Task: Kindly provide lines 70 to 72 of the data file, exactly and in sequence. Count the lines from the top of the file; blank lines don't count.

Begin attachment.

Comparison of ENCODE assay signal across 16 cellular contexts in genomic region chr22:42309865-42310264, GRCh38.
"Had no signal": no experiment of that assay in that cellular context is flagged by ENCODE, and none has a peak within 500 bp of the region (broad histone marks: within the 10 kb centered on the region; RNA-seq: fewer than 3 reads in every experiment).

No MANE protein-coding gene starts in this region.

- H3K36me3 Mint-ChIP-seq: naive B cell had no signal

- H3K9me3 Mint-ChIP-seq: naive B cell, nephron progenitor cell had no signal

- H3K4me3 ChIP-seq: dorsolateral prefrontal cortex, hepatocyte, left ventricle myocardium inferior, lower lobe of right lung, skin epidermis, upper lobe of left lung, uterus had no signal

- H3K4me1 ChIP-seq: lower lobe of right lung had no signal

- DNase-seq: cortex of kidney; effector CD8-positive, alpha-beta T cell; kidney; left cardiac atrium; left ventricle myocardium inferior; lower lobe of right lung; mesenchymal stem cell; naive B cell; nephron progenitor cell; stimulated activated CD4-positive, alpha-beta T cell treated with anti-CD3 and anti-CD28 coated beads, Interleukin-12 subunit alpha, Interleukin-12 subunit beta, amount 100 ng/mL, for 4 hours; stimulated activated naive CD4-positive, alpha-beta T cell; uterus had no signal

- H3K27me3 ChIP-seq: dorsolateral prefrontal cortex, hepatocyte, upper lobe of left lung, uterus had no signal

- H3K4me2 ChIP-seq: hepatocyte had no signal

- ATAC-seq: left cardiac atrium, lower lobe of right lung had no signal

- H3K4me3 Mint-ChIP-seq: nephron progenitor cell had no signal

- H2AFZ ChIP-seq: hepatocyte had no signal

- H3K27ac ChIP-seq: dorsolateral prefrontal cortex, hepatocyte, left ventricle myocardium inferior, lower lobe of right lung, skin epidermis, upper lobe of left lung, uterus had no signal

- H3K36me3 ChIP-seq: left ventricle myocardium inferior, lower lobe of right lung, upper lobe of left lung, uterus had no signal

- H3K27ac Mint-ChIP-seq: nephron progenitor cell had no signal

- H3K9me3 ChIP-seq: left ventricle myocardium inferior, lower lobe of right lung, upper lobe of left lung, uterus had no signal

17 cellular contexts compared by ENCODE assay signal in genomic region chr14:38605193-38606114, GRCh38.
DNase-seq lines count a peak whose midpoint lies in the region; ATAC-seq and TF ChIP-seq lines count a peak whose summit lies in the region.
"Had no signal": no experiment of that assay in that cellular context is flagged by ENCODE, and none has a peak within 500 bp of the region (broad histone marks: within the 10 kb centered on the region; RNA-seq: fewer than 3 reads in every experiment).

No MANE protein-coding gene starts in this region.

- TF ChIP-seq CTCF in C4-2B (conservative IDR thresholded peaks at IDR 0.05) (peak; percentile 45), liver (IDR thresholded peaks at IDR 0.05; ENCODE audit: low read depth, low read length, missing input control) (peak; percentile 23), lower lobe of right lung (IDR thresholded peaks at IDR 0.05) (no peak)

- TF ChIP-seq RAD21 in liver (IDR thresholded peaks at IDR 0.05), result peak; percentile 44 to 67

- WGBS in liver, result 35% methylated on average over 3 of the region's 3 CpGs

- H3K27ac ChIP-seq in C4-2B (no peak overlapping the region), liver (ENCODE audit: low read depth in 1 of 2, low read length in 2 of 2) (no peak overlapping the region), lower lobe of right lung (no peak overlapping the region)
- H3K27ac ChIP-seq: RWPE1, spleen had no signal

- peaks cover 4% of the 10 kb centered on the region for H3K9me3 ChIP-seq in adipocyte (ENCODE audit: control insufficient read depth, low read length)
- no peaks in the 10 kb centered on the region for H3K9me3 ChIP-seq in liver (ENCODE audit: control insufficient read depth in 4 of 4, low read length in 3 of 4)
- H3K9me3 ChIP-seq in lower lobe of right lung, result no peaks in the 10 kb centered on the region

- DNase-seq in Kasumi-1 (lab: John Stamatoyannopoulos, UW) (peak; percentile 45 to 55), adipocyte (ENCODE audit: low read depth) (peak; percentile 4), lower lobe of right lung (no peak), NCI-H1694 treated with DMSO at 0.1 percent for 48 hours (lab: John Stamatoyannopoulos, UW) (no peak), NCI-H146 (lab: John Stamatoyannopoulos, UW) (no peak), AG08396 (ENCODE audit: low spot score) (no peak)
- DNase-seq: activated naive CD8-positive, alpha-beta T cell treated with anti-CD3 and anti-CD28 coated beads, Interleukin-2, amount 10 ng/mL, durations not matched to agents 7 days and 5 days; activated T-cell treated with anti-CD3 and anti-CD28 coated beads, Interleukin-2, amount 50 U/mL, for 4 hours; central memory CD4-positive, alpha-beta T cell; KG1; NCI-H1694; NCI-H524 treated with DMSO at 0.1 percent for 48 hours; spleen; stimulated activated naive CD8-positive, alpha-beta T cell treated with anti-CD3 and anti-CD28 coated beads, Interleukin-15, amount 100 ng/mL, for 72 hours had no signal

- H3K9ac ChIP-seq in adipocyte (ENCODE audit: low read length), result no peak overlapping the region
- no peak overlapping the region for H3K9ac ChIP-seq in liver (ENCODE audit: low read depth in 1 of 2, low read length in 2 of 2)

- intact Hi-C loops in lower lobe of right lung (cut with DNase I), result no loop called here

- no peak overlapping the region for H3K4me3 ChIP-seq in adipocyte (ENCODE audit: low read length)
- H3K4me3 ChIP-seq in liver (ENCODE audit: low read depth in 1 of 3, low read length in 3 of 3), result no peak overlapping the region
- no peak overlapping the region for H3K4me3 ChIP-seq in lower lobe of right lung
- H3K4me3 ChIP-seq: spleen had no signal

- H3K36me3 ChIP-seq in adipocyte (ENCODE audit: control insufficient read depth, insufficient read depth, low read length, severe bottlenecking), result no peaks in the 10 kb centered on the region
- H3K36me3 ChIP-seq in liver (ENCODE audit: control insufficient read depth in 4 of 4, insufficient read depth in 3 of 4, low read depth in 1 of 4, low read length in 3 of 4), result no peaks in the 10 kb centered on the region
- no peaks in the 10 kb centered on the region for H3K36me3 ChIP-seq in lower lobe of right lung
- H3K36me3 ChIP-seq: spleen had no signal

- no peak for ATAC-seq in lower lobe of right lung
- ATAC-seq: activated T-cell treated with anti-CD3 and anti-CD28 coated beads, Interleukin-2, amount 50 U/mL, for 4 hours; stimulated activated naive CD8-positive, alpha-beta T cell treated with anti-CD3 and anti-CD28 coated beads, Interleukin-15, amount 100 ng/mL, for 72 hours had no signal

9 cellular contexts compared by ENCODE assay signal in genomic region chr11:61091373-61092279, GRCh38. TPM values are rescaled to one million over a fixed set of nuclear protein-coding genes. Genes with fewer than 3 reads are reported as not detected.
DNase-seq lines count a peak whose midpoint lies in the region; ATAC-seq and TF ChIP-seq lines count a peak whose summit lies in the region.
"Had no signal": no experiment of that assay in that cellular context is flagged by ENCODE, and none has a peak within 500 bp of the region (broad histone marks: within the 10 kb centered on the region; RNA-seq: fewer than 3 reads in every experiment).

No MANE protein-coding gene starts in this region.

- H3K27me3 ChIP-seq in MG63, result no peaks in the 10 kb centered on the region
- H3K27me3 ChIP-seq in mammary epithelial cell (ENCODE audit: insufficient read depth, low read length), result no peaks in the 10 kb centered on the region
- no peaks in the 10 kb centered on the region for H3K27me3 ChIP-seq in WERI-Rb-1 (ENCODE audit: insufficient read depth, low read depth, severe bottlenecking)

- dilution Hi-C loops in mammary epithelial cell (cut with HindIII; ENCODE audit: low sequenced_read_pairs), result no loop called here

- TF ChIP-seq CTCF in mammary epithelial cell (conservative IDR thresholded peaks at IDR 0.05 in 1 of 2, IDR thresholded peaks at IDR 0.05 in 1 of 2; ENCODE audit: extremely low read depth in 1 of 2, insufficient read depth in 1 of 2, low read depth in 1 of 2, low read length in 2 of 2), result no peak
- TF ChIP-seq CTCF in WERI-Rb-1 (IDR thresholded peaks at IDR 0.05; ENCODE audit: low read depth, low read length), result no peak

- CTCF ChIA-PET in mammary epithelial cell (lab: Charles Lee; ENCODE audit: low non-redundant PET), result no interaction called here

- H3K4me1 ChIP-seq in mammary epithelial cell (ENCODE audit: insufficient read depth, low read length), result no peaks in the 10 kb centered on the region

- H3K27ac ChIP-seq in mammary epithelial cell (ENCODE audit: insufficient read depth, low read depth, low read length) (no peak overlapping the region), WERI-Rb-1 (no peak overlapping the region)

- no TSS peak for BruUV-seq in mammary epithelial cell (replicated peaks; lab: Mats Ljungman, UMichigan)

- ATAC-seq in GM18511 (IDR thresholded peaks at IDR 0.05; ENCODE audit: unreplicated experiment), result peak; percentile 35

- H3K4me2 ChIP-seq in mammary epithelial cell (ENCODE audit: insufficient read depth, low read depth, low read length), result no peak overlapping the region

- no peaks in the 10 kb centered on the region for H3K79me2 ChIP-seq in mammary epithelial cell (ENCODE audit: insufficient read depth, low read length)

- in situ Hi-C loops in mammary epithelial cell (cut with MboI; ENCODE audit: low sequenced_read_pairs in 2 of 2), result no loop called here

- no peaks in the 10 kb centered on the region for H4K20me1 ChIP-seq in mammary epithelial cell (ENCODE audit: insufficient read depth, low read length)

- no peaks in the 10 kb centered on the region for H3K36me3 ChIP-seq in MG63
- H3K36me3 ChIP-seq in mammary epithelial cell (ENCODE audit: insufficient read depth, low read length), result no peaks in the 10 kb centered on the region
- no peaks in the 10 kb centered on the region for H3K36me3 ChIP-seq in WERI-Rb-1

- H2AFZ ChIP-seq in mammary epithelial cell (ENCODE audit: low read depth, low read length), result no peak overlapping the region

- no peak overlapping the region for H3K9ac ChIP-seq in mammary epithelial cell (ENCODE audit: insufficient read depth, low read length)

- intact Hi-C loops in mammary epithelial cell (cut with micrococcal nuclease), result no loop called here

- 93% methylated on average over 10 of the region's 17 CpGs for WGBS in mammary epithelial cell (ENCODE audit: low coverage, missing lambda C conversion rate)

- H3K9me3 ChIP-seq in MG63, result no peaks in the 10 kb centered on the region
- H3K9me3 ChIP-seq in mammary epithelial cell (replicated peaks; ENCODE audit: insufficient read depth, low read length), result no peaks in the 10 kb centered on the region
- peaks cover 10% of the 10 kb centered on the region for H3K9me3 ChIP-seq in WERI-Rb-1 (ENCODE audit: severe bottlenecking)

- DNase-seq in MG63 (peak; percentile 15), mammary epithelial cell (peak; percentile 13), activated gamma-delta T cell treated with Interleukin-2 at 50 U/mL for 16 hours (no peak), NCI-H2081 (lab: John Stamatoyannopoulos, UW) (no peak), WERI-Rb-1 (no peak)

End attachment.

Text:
- 93% methylated on average over 10 of the region's 17 CpGs for WGBS in mammary epithelial cell (ENCODE audit: low coverage, missing lambda C conversion rate)

- H3K9me3 ChIP-seq in MG63, result no peaks in the 10 kb centered on the region
- H3K9me3 ChIP-seq in mammary epithelial cell (replicated peaks; ENCODE audit: insufficient read depth, low read length), result no peaks in the 10 kb centered on the region